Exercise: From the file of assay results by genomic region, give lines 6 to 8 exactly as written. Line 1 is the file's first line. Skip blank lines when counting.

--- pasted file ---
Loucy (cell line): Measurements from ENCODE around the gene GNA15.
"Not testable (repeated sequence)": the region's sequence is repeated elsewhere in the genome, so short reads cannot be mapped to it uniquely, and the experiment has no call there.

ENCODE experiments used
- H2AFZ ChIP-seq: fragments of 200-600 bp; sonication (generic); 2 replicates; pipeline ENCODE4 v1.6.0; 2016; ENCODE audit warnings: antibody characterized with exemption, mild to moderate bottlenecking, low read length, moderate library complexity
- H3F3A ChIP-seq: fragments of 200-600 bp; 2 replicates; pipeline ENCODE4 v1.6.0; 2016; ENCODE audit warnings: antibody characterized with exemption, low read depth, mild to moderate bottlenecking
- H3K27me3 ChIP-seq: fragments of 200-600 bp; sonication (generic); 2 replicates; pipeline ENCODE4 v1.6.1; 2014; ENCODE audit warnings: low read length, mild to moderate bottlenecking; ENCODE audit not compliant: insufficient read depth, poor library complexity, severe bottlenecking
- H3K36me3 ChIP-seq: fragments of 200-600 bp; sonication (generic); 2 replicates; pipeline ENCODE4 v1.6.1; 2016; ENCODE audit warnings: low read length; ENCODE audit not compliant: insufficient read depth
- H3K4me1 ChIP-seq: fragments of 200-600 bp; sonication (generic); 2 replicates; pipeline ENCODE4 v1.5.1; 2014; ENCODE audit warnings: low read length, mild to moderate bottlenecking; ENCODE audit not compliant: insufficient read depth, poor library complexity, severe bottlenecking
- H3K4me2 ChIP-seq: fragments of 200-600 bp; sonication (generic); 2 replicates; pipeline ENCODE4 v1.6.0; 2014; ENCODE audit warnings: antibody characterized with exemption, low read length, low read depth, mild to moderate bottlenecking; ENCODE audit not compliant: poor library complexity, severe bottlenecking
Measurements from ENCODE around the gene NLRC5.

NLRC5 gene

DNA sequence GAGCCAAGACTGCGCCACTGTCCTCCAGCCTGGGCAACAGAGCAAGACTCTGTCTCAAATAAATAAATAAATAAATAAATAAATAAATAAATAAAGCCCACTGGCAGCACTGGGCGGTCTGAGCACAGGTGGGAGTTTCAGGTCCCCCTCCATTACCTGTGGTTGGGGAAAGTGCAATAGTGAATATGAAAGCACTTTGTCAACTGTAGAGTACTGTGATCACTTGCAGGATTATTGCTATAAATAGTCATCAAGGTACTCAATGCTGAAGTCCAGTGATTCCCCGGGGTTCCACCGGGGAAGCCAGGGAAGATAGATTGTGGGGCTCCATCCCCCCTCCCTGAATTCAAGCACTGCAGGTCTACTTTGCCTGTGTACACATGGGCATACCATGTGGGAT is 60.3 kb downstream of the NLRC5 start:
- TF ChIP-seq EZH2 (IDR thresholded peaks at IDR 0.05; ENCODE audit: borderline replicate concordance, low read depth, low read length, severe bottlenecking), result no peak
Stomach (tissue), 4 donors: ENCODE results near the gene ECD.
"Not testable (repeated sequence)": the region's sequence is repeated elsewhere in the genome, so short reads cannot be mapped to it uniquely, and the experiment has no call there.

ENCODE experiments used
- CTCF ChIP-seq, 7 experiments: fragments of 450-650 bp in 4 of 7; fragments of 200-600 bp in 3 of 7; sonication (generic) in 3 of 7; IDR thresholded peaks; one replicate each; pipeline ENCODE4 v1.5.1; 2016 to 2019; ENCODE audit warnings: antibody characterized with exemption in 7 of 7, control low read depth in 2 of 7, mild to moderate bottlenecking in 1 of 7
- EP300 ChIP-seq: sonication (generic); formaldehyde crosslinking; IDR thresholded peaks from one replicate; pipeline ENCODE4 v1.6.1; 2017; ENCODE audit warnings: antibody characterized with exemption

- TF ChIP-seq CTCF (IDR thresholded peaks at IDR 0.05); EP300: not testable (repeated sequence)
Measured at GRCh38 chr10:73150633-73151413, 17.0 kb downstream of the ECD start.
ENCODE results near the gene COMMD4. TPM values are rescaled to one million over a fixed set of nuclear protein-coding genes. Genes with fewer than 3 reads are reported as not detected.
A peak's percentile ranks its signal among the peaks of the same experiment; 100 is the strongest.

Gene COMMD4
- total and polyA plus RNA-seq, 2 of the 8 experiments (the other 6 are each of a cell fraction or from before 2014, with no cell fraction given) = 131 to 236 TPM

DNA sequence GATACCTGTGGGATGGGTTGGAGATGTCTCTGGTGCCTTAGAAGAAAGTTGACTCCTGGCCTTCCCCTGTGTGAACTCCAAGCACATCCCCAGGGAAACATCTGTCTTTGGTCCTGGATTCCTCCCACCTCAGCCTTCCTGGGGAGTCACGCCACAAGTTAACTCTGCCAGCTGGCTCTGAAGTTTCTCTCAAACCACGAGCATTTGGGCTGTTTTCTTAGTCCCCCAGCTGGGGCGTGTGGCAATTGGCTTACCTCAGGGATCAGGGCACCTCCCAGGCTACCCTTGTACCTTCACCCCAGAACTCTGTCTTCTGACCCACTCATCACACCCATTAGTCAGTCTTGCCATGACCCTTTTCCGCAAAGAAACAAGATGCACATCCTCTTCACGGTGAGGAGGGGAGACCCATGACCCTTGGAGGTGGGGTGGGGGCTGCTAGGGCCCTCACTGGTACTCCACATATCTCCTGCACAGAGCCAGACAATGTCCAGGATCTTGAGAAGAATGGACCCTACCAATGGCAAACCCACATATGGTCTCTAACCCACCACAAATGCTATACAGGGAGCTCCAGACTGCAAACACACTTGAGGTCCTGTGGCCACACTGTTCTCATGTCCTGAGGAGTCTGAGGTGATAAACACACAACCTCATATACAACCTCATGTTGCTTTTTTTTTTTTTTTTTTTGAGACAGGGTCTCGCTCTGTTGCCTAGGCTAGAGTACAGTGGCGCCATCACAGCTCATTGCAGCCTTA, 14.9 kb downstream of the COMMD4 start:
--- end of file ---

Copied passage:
- H3K27me3 ChIP-seq: fragments of 200-600 bp; sonication (generic); 2 replicates; pipeline ENCODE4 v1.6.1; 2014; ENCODE audit warnings: low read length, mild to moderate bottlenecking; ENCODE audit not compliant: insufficient read depth, poor library complexity, severe bottlenecking
- H3K36me3 ChIP-seq: fragments of 200-600 bp; sonication (generic); 2 replicates; pipeline ENCODE4 v1.6.1; 2016; ENCODE audit warnings: low read length; ENCODE audit not compliant: insufficient read depth
- H3K4me1 ChIP-seq: fragments of 200-600 bp; sonication (generic); 2 replicates; pipeline ENCODE4 v1.5.1; 2014; ENCODE audit warnings: low read length, mild to moderate bottlenecking; ENCODE audit not compliant: insufficient read depth, poor library complexity, severe bottlenecking